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Like most high street retailers, UK jewellers H Samuel and Ernest Jones have been hammered by the coronavirus. Amid slumping sales, Signet, which owns the UK store chains as well as US counterpart Kay, has halved salaries and delayed handing out shares to top executives.
Meanwhile Alan Joyce, chief executive of Australian airline Qantas, will not take a salary this year, while Philip Jansen, head of BT — who has himself recovered from coronavirus — has said that half his annual salary would go to the UK’s NHS.
But fortunes are notably different at big pharmaceutical and healthcare companies that continue to pay executives millions of dollars. Boston biotech firm Moderna, which is working on a vaccine for Covid-19, paid its chief medical officer Tal Zaks a $1m retention bonus in March.
The dichotomy underscores the consequences of the pandemic for corporate leaders accustomed to multimillion-dollar pay packages. The remuneration of executives leading healthcare, biotech and life sciences businesses has mostly been maintained, while some peers in hospitality, travel and discretionary consumer products such as jewellery have seen cuts.
The sacrifice may also be limited for those executives taking pay cuts in gestures of solidarity with employees. Many companies had already awarded shares and bonuses to executives in January and February, before the pandemic set in.
In a US survey conducted from March 27 to April 7, Semler Brossy Consulting Group found that 84 per cent of businesses have taken no action on executive pay. Two-thirds of companies had already made equity grants to executives this year and 94 per cent do not plan on making changes to these awards, it reported.
Equity is usually a bigger portion of total compensation than cash salaries, says Amit Batish, a manager at Equilar, a remuneration data provider that has tracked the impact of coronavirus on executive pay.
“[Equity is] what makes executives their big bucks,” he says, adding that those remuneration packages may now be under review. For example, Equilar found that amusement park company Six Flags is determining new performance goals for bonuses that are usually paid at the beginning of a new year. With its rollercoasters parked and concerts silenced, Six Flags has cut workers’ pay by 25 per cent.
Companies that have taken government bailouts, notably in the airline industry, have been forced to slash executive pay. Budget carrier Southwest Airlines has indicated that it will limit executive pay until March 2022. Businesses that used the US government’s pay cheque protection programme are unable to cut pay for workers making under $100,000. MannKind Corporation, a California-based biopharmaceutical company that received government aid, has said it will reduce salaries only for employees making more than $100,000.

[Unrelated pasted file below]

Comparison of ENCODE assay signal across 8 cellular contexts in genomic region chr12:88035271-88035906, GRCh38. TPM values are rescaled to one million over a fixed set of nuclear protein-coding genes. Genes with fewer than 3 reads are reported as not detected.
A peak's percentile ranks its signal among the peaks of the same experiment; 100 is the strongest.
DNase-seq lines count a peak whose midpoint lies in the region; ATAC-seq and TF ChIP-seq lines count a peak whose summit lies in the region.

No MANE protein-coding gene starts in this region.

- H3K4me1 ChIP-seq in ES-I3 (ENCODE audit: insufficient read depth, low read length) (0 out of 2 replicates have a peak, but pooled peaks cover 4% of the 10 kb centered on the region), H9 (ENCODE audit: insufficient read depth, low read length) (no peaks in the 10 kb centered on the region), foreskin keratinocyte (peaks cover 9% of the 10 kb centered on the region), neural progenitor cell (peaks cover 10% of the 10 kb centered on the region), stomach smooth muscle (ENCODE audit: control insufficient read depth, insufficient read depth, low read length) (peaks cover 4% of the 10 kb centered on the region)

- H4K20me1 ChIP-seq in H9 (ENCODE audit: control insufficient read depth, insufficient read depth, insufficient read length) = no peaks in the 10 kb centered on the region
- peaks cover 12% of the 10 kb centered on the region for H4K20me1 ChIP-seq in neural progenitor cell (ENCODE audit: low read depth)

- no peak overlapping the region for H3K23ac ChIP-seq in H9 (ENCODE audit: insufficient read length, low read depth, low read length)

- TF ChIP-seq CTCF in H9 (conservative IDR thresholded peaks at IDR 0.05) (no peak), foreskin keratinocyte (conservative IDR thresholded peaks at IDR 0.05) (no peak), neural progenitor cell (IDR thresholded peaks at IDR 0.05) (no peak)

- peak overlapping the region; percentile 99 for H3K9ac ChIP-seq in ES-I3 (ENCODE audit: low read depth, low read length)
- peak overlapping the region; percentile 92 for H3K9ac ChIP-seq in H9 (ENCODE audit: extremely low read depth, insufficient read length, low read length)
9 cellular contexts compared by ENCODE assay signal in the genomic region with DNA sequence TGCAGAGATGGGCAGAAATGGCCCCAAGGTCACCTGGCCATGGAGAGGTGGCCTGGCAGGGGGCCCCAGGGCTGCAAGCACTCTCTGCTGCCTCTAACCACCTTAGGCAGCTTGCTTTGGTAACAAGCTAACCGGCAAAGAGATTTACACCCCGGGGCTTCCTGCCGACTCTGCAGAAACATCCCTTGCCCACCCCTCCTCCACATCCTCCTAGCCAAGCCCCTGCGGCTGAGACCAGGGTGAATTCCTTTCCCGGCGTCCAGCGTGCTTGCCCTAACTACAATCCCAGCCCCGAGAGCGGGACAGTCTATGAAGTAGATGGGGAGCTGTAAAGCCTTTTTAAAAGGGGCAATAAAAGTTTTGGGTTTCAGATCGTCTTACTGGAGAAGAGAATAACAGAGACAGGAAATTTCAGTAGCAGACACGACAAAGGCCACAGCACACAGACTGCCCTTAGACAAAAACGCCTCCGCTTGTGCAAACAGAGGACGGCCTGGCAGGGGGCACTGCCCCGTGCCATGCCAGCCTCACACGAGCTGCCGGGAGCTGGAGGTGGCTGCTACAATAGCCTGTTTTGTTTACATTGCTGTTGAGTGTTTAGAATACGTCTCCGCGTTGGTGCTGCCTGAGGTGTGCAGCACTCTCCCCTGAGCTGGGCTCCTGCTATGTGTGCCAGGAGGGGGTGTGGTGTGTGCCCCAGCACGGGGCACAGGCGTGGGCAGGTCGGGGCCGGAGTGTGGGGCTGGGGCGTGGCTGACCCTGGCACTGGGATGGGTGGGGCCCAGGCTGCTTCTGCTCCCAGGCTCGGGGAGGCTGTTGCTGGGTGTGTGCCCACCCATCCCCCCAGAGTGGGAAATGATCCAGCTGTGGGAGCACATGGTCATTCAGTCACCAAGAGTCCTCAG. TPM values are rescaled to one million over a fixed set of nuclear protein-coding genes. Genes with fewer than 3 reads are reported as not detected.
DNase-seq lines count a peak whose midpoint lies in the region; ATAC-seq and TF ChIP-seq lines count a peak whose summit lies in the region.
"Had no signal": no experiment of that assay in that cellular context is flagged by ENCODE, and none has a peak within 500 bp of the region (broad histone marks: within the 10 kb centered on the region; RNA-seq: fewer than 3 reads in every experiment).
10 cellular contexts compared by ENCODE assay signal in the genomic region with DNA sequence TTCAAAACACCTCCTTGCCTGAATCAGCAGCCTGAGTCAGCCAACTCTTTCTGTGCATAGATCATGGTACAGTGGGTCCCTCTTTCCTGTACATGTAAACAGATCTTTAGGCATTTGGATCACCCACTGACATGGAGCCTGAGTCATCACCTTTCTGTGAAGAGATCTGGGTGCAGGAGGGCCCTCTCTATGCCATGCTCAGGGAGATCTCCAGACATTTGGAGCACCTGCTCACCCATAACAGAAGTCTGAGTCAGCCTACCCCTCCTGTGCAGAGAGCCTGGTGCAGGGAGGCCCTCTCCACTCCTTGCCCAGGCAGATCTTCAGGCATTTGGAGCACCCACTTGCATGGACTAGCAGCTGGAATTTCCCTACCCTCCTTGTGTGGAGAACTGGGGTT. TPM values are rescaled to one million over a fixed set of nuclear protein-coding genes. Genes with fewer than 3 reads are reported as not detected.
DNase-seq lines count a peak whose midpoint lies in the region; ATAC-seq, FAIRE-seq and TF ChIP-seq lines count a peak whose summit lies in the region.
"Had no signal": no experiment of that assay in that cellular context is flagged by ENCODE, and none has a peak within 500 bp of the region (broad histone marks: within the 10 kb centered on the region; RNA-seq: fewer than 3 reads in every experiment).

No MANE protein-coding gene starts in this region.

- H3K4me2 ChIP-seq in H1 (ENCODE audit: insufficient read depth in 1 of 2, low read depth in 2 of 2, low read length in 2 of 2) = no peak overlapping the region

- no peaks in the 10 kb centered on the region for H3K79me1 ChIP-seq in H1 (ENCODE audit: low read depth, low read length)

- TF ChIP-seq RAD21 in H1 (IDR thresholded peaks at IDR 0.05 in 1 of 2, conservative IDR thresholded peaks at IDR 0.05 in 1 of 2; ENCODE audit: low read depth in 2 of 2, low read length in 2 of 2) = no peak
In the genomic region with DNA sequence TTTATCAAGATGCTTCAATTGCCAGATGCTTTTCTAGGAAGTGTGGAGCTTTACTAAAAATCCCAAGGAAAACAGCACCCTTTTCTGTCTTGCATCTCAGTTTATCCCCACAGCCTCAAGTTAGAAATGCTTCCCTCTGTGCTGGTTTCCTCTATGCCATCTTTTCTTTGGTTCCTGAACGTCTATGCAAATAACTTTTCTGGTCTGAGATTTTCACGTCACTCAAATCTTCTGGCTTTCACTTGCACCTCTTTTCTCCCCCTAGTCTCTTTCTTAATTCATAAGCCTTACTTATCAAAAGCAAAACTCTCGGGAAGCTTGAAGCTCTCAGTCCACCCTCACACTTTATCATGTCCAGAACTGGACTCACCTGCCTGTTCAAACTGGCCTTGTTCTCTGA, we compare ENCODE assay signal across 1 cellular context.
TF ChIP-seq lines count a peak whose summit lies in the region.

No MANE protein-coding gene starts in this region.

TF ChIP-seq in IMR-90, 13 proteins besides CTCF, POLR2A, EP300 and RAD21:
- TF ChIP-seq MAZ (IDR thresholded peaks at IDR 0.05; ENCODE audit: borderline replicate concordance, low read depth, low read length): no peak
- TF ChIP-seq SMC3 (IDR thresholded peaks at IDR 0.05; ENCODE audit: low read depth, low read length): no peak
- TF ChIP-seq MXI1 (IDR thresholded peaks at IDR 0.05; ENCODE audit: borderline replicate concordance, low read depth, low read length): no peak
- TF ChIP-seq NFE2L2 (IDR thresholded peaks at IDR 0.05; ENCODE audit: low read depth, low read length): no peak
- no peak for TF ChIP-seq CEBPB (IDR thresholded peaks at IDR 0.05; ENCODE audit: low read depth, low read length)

Other company executives have responded with their own pay cuts to avoid embarrassing headlines.
“There is a big reputational risk if you are furloughing people or making drastic salary cuts to rank-and-file workers and the executives are getting big pay packages,” points out Alexandra Denniston, a partner at law firm Goodwin Procter in Boston.
Reputational worry over pay stems back to the 2008-2009 financial crisis, when insurer AIG paid $165m in bonuses to executives after losses that forced a $170bn taxpayer-funded rescue. The bonuses infuriated members of Congress and the House of Representatives in March 2009 raced to pass a bill to impose a 90 per cent tax on bonuses to employees of bailed-out businesses whose gross income exceeded $250,000.
The legislation ultimately failed to advance but the 2010 Dodd-Frank Act Wall Street reforms imposed several executive pay requirements. These included a mandate that companies disclose the ratio between a chief executive’s pay and the median annual total compensation for all employees.
Some business leaders are acting now in an attempt to ward off bad publicity. Chief executives at companies that may need to reduce headcount or employees’ pay, “are going to the board or the compensation committee saying ‘cut my pay’,” says Lynda Galligan, a Silicon Valley-based partner at Goodwin Procter.
But those cuts are in pay. Executives are not handing back bonuses paid earlier this year for their work in 2019, says Marc Hodak, a partner at Farient Advisors, an executive remuneration consulting firm.
“No, we are not seeing many executives — I don’t know of any — saying ‘I got this award in February I am going to give back some of it now’. That is not happening,” he adds.
The next pay decision for companies is what to do about bonuses for 2020. Equity bonuses scheduled to be paid in early 2021 are still in flux. Most companies “are waiting to see what happens. A lot of people are bracing themselves for bonuses being pretty poor or possibly nonexistent” for early 2021, says Mr Hodak. “A lot of the boards are saying ‘let’s just see what it looks like’.”
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